As big as the difference may be between the arthropod and animal host, the response of an animal can vary at many levels, whether it be different species through to individuals in a population. For example, Crimean Congo  haemorrhagic fever virus infects many types of mammal, but it is only in humans that devastating disease occurs.
“Ultimately we might not yet know the result of the biggest impact man has had: global warming.”
Although it may be the insects that transmit the virus between individuals, animals play their part in the maintenance and spread of viruses. Animals can harbour the virus a long time and can represent a wild reservoir, for example warthogs in Africa maintain African Swine Fever virus symptom free, whereas in domestic pigs the virus is lethal. The impact of animals upon the transmission of viruses is also of significance. In this respect, of all animals it is probably humans who have arguably had one of the biggest impacts.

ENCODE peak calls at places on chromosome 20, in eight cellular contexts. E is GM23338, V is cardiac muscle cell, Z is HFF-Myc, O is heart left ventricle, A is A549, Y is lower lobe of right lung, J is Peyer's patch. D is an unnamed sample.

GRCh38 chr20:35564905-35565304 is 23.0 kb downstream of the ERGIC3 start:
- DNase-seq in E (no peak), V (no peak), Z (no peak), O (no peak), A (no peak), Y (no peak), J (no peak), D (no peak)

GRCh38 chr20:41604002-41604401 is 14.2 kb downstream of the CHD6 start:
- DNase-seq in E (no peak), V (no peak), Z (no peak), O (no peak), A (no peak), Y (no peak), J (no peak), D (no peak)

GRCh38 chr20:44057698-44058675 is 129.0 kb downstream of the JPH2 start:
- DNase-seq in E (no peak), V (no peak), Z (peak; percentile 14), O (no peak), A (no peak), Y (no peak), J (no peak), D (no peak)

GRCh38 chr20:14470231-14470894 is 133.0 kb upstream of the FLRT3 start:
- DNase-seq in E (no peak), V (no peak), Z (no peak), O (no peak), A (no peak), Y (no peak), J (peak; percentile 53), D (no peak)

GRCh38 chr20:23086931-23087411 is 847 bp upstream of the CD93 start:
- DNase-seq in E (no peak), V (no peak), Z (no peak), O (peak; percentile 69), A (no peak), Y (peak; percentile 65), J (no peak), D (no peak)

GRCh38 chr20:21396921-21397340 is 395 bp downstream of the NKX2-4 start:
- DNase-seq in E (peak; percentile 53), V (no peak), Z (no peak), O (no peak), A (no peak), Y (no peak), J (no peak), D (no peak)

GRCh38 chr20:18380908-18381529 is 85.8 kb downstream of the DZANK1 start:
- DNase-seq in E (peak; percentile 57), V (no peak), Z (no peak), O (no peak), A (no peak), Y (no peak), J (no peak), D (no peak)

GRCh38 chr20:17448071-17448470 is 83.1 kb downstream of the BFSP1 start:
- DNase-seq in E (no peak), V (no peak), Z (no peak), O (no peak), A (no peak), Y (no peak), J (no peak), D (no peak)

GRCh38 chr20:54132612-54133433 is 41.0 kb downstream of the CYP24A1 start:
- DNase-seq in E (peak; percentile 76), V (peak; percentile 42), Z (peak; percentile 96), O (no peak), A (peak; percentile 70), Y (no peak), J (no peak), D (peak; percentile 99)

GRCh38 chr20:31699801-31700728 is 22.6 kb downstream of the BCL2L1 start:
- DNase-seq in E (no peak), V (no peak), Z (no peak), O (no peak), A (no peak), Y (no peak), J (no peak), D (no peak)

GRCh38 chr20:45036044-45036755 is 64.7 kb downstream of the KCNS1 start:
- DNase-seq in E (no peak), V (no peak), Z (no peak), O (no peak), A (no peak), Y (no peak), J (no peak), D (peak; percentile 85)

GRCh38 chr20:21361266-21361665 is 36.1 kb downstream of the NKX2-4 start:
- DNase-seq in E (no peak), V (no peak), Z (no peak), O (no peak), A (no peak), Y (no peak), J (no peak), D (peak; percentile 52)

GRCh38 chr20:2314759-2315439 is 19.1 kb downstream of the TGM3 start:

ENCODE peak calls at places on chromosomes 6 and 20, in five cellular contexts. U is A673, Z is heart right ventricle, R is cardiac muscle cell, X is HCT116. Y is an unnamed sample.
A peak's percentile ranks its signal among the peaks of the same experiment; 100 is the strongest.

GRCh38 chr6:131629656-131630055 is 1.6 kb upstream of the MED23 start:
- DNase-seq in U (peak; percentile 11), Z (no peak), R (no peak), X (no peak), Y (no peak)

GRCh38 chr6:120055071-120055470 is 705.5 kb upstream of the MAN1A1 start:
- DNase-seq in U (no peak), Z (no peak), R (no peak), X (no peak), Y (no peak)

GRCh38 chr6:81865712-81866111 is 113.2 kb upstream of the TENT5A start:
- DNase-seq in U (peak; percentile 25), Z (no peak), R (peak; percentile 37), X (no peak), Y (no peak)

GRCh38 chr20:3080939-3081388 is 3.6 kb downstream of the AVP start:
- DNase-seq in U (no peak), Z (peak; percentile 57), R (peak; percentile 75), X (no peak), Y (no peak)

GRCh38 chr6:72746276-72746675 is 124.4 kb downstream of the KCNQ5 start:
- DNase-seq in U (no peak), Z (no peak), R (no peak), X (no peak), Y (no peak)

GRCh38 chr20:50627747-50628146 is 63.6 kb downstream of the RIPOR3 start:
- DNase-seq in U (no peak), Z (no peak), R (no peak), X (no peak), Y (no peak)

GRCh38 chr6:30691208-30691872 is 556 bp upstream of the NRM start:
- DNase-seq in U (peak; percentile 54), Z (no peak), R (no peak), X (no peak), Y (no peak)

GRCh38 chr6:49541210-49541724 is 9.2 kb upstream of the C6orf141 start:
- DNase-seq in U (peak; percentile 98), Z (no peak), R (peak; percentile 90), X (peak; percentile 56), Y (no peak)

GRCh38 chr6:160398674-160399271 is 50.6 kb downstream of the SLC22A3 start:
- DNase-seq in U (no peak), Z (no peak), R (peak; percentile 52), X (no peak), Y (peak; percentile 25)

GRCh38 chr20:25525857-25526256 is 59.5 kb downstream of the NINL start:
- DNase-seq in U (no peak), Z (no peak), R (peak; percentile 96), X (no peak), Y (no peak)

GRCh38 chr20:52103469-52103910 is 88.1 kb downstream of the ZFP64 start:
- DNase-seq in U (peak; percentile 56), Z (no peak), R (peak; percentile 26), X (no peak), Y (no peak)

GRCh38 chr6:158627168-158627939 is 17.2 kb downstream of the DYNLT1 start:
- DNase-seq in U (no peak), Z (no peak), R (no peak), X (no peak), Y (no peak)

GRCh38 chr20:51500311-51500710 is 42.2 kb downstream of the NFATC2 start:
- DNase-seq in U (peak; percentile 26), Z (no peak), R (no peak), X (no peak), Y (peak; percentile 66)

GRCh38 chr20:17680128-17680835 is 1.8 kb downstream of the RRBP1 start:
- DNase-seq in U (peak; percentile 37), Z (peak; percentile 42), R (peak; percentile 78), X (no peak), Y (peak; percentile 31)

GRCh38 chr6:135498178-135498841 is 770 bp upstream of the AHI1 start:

The distribution of the Schmallenberg arbovirus following its emergence in 2011. Viruses like Schmallenberg virus may change their distribution with climate change.
One of the most frequently quoted examples is that of the tyre trade spreading the larvae and eggs of competent species of mosquito around the globe. However, there are much more mundane, day-to-day activities that can impact arbovirus outbreaks. Leaving empty cans to fill with water, for example, provides breeding grounds for mosquitoes such as Aedes albopictus, the vector of dengue, yellow fever and chikungunya viruses. Similarly, the trade in lucky bamboo has, like the tyres, taken A. albopictus to new parts of the globe.